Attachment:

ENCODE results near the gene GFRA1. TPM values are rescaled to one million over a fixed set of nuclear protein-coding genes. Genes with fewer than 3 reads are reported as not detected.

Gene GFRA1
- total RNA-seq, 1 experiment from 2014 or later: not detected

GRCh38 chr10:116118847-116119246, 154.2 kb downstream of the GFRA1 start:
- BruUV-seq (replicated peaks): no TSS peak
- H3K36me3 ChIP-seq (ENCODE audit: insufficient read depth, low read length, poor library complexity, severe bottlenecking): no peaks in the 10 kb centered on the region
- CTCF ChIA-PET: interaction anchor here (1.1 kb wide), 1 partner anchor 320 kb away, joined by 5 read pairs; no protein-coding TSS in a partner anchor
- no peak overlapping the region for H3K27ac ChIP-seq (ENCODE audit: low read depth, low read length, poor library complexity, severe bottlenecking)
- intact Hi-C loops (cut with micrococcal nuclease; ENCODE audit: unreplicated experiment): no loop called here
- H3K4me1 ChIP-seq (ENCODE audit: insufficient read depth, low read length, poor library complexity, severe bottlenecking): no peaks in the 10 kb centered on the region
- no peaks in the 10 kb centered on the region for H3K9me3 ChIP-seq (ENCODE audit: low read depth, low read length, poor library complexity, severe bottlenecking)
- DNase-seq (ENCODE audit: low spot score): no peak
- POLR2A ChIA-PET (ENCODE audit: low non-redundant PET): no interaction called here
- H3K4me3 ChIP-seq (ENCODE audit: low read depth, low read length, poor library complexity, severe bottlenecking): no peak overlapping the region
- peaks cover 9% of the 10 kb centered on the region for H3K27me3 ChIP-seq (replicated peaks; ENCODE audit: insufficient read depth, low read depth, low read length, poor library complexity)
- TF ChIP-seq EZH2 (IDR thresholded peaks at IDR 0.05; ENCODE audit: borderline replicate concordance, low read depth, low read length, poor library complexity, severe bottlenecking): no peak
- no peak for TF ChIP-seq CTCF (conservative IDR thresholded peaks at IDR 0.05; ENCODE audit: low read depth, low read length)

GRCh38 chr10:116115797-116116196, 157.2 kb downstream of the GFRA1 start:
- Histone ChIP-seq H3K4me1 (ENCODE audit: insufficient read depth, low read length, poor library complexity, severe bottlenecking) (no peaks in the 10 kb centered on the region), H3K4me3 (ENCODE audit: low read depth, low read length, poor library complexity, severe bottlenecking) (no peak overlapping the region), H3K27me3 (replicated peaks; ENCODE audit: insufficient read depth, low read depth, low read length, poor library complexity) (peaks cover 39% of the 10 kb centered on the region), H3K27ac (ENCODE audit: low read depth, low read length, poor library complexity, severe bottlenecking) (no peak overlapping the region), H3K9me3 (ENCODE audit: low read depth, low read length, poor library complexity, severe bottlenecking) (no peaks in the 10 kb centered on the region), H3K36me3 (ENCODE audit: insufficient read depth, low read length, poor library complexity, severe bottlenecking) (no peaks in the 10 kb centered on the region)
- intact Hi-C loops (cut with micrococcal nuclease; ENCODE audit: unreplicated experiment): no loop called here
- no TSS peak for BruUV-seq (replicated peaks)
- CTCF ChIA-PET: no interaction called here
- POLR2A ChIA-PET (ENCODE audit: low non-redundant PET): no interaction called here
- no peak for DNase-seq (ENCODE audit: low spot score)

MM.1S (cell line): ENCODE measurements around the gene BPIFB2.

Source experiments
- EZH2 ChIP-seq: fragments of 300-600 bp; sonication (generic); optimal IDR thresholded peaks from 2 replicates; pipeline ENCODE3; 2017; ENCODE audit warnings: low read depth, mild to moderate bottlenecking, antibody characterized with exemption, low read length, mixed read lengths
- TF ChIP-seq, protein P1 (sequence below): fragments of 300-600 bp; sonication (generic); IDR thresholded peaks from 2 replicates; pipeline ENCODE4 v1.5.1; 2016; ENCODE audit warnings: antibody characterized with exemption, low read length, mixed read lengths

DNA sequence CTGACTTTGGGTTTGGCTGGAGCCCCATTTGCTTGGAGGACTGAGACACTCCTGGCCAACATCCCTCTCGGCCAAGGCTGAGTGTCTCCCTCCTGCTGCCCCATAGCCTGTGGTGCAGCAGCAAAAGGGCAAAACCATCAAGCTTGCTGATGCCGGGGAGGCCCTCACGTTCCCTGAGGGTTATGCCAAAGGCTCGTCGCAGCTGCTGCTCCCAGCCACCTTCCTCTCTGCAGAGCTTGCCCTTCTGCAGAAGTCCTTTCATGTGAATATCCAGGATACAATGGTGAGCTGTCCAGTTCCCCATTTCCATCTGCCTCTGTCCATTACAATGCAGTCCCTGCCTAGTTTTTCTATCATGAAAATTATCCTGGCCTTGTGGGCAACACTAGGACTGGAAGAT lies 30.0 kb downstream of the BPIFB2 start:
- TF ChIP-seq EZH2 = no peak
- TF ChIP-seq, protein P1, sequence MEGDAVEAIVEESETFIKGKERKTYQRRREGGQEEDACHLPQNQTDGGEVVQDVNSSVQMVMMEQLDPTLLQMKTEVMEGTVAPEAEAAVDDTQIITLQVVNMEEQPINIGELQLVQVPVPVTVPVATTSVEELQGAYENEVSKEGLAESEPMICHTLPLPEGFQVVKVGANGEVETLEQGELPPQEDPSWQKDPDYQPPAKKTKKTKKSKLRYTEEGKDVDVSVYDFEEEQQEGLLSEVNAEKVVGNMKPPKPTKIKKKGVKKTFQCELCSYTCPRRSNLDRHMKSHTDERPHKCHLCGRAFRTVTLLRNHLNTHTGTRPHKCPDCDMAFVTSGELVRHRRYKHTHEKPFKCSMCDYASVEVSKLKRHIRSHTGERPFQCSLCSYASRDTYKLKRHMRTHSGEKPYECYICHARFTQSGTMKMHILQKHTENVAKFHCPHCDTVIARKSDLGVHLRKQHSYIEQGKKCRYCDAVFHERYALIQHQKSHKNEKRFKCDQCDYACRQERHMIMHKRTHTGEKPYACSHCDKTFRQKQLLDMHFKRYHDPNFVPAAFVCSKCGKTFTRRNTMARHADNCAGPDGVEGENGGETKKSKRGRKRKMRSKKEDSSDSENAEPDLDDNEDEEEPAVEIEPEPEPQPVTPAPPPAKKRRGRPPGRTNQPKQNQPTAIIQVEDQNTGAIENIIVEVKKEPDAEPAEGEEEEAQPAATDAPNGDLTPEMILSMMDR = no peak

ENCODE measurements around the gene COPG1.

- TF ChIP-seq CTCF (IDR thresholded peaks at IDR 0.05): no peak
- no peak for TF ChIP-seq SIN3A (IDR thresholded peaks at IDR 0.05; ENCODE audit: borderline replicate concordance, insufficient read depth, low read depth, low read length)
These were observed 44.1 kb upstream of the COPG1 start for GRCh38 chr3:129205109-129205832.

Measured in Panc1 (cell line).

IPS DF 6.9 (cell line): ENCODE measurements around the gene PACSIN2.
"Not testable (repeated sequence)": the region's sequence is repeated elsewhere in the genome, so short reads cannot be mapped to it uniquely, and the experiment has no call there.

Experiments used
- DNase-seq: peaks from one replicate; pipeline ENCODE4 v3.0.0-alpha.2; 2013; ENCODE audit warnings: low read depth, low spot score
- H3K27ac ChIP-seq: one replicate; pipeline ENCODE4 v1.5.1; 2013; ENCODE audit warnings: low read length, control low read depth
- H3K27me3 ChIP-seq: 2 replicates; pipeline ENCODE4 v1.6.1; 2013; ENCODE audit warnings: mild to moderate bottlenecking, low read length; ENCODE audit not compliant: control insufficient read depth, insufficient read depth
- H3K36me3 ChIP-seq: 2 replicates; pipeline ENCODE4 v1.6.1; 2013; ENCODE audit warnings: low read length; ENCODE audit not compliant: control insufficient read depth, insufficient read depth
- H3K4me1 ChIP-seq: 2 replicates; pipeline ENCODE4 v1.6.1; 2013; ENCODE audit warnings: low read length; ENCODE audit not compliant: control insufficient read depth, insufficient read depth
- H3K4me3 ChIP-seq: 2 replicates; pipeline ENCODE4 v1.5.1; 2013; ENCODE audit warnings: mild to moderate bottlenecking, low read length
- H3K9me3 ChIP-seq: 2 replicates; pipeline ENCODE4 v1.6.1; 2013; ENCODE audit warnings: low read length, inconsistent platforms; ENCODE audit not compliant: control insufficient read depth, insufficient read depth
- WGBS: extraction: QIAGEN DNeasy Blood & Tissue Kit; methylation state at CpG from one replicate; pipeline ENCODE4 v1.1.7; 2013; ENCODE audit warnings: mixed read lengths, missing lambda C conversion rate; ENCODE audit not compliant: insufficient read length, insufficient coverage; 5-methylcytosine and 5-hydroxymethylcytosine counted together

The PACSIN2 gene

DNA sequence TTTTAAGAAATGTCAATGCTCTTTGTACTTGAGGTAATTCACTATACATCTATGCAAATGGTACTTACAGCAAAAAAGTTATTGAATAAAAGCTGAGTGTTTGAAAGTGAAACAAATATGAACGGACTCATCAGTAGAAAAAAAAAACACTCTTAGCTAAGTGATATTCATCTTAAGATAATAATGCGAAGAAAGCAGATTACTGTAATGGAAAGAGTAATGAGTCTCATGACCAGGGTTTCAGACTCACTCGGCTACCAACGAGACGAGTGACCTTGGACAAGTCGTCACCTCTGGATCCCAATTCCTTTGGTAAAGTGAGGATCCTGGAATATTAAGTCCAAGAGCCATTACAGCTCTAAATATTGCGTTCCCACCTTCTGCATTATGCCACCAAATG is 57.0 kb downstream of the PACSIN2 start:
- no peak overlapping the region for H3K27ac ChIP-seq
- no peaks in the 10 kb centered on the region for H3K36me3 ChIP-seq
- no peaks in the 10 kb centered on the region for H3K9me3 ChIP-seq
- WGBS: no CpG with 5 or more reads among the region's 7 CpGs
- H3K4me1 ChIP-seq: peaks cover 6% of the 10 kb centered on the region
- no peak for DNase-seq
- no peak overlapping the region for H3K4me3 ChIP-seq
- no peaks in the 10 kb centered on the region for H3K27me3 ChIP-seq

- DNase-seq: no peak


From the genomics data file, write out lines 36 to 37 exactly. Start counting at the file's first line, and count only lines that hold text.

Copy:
Measured in Panc1 (cell line).

IPS DF 6.9 (cell line): ENCODE measurements around the gene PACSIN2.